Workers’ compensation, often abbreviated to workers’ comp, is a primarily state-based insurance system in the United States. Its primary purpose is to provide compensation and medical benefits to employees that are injured on the job or develop an occupational disease.
The various Office of Workers Compensation Programs (OWCP), administered by the U.S. Department of Labor, provide compensation related to wage replacement benefits, medical treatment, and vocational rehabilitation. Employers contribute to an insurance fund and employees can file a claim in the event of an accident at work or incurred medical expenses.
Workers’ compensation insurance is compulsory for almost all employers in the USA (Texas is an exception) and companies that do not obtain enough coverage may be subject to statutory penalties. Policies typically include Part One for compulsory coverage and Part Two for non-compulsory coverage.
HR Role in a WCB Claim
Workers compensation claims affect many departments within a company. Health and Safety departments must perform regular risk assessments to reduce the likelihood of employee injury and WCB claims. The Legal department is responsible for contracting workers compensation insurance and managing any lawsuits that arise. Departmental managers also play their part as they must ensure their teams are fully trained and aware of the incident reporting process.
Human Resources is perhaps more involved than any other business area. Aside from making sure an injured employee receives medical care and is treated fairly, the primary role of HR is to develop and implement relevant policies and procedures in line with up to date work-related laws, including the ADA, the Family and Medical Leave Act, and any other relevant state laws and company benefit plans.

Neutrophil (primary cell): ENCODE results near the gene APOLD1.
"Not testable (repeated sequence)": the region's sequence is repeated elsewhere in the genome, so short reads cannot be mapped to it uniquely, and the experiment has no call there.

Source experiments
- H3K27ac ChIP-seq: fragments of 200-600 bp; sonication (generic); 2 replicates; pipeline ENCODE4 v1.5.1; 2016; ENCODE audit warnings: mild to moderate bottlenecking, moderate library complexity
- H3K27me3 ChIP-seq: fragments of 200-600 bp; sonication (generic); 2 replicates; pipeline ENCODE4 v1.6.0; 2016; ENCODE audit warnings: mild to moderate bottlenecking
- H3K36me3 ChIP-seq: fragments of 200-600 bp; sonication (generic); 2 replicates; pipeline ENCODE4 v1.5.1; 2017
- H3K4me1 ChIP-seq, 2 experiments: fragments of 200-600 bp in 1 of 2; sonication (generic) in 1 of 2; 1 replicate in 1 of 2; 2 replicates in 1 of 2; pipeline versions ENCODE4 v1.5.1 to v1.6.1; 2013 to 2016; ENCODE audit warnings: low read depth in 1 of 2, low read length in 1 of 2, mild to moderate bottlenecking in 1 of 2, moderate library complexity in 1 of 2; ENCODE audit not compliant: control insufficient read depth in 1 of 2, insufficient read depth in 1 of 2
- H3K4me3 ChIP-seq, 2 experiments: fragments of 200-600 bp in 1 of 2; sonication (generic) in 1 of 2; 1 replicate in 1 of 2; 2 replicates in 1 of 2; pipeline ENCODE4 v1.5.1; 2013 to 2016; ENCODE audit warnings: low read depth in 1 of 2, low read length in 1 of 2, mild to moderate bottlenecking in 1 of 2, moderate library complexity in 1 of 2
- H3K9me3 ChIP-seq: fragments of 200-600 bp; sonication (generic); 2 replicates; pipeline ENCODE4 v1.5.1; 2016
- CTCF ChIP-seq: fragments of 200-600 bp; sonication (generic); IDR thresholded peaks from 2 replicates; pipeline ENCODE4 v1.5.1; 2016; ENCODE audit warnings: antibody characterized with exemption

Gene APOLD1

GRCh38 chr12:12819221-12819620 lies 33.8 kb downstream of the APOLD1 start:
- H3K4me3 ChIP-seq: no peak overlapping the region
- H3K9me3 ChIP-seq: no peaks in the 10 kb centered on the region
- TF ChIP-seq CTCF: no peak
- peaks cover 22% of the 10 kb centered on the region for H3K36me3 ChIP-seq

In the event of a workplace injury, an organization’s HR department must first report the incident to insurers. They must also communicate with the employee to administer a WCB claim in line with state and federal regulations and conduct investigations where necessary. In addition, records of all pertinent documentation, and supply information to upper management when requested, must be kept. They must also provide appropriate support and training once the employee in question is ready to return to work.
Workers’ Compensation – Steps for Employers (Overview)
The workers’ compensation claims process can be complicated for all involved parties. If you get injured at work, you are responsible for reporting the accident or injury, and obtaining a medical examination and report from a recognised healthcare professional. If an injured worker decides to file a claim, they must notify HR so that the health care provider or managed care organization can make a claim on their behalf.
Once a claim has been made, the employee affected by injury or illness needs to be clear about the workers’ compensation process. They should know when they could expect benefits, and what their responsibility is in terms of updating the company on their medical status and expected return to work date.
There are a series of steps that companies should follow to efficiently manage a claim.
Managing Workers’ Compensation Step-By-Step
Managing workers’ comp claims can be a time-consuming process. The process requires accurate and meticulous reporting and investigation as, ultimately, it is the responsibility of the employer to file all applications for workers compensation benefits.
Although the process varies from state to state, there are some general steps required in all jurisdictions: